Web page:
More than Empty Shelves: How Book Bans Undermine Identities and Restrict Information
On October 2, the ACLU of New Jersey will bring together leading experts for a discussion on how book bans threaten the very foundation of our democracy – and how we have a responsibility to protect the right to freely speak, think, read, and write.
In recent years across the nation, we’ve seen a resurgence of systematic attempts to ban books from libraries, classrooms, and curriculums with the aim to undermine experiences across all races, genders, and sexualities. Even though New Jersey has been a national leader in protecting and expanding civil rights and liberties, there have been censorship attempts across the state this year.
Restricting access to under-represented voices is intended to invalidate marginalized identities and has no place in a healthy democracy. The opportunity to learn about experiences different than our own is a fundamental part of what allows our state, and our country, to achieve inclusive progress. As the right to access information is under attack around the country, New Jersey has an obligation to fight back, and to lead by example in defending it.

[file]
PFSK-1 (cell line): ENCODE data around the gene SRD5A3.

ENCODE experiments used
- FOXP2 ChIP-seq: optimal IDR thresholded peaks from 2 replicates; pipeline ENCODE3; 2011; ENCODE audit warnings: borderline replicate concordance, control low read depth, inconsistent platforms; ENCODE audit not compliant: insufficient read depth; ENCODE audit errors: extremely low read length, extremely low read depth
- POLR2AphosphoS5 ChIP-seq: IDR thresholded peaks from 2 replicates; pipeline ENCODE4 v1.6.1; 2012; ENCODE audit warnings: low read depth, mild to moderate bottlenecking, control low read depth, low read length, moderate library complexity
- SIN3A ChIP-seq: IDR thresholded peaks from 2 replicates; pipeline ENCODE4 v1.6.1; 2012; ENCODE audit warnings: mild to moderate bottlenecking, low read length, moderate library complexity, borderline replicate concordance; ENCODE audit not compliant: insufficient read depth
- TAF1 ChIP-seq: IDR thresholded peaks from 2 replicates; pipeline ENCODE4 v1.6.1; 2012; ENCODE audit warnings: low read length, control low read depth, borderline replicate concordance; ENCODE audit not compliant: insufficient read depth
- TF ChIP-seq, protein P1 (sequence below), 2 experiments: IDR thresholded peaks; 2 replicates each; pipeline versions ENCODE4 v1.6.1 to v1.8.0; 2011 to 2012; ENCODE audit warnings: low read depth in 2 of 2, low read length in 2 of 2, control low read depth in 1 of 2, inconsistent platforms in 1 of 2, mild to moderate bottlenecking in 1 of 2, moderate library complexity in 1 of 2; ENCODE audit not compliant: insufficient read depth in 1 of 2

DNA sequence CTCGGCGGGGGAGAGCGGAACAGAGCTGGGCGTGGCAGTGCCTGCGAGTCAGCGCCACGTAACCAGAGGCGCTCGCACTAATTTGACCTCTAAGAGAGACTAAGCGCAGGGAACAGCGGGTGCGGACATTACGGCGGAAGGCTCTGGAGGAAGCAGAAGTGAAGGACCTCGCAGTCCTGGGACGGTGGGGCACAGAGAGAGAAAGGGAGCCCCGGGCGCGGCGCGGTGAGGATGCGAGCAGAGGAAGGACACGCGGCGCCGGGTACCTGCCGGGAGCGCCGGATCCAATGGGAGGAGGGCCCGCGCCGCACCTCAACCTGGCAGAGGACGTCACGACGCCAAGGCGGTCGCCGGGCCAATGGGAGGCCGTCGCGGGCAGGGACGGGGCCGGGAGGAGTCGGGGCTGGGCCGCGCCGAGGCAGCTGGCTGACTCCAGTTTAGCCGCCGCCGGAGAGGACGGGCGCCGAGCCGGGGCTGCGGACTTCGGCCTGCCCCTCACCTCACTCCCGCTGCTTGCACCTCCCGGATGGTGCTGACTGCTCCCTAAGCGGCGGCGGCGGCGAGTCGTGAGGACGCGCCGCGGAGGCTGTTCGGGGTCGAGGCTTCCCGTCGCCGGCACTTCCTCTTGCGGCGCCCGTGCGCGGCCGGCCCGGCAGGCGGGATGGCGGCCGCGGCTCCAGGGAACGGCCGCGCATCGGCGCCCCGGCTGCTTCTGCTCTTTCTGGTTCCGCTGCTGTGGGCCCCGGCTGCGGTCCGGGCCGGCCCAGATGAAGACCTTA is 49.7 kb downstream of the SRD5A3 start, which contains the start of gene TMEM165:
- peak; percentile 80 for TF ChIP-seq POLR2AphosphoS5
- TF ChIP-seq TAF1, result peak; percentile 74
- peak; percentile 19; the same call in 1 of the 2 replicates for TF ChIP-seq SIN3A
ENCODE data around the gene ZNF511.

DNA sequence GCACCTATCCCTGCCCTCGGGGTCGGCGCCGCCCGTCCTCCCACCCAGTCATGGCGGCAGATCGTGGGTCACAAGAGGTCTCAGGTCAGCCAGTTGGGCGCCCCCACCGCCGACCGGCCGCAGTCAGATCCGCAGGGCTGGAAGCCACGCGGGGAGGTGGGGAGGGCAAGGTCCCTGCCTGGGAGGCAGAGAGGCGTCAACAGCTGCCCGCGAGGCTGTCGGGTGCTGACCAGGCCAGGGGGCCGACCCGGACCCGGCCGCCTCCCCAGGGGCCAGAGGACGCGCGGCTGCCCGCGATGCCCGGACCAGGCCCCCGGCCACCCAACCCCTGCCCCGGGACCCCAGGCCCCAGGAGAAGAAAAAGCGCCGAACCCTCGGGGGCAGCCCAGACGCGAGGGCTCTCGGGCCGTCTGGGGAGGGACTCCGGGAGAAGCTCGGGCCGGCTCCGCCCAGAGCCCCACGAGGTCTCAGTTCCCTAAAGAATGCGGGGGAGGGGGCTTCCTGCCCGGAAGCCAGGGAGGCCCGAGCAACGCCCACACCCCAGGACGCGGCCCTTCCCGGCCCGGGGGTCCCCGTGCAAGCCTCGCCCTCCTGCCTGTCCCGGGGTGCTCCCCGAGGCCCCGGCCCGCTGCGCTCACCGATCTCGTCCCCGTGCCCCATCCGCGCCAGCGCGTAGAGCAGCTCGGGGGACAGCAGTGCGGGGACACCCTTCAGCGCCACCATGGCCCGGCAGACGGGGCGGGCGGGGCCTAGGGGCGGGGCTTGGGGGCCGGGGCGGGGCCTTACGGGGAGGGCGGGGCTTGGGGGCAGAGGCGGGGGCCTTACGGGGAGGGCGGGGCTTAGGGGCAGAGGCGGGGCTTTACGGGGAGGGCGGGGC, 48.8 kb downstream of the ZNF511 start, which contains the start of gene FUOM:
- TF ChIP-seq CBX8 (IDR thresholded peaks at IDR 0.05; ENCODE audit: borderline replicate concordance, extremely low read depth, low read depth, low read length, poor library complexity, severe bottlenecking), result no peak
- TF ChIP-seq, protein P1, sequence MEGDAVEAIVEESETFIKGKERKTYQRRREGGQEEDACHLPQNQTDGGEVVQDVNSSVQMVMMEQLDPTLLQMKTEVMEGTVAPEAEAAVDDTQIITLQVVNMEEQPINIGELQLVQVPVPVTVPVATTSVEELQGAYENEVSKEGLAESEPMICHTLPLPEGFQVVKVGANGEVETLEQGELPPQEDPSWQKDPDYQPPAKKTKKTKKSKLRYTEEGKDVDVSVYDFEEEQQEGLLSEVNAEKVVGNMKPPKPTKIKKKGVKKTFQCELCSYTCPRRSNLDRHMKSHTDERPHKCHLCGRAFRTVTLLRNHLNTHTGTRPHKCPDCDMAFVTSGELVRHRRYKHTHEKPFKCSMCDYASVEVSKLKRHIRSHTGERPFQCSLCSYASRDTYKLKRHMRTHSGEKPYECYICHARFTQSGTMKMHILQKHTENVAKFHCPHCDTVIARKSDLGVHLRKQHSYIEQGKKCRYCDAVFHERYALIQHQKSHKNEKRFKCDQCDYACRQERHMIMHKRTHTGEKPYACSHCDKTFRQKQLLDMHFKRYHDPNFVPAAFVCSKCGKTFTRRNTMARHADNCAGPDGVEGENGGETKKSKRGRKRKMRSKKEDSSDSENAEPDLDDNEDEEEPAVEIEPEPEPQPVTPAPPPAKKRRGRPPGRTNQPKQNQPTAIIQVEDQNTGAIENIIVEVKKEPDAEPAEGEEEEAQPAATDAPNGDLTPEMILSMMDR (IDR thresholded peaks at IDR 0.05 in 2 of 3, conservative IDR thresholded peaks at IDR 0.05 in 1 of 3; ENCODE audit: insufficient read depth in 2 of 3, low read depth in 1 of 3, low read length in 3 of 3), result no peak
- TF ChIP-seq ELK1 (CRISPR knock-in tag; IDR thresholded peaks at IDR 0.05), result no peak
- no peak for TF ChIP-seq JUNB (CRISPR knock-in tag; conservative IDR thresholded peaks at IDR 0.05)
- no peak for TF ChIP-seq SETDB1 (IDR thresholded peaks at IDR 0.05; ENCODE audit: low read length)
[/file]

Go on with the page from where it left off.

This event will be moderated by ACLU-NJ Legal Director Jeanne LoCicero.
This event will also be livestreamed on the ACLU of New Jersey’s Facebook page.
Thank you to the Princeton Public Library, Princeton University Press, the Princeton Gender + Sexuality Resource Center, and Labyrinth Books for their support of this event.
Martha Hickson, New Jersey Library Association 2023 Librarian of the Year
Kasey Meehan, Freedom to Read Program Director at PEN America
Brielle Winslow-Majette, Deputy Director of Garden State Equality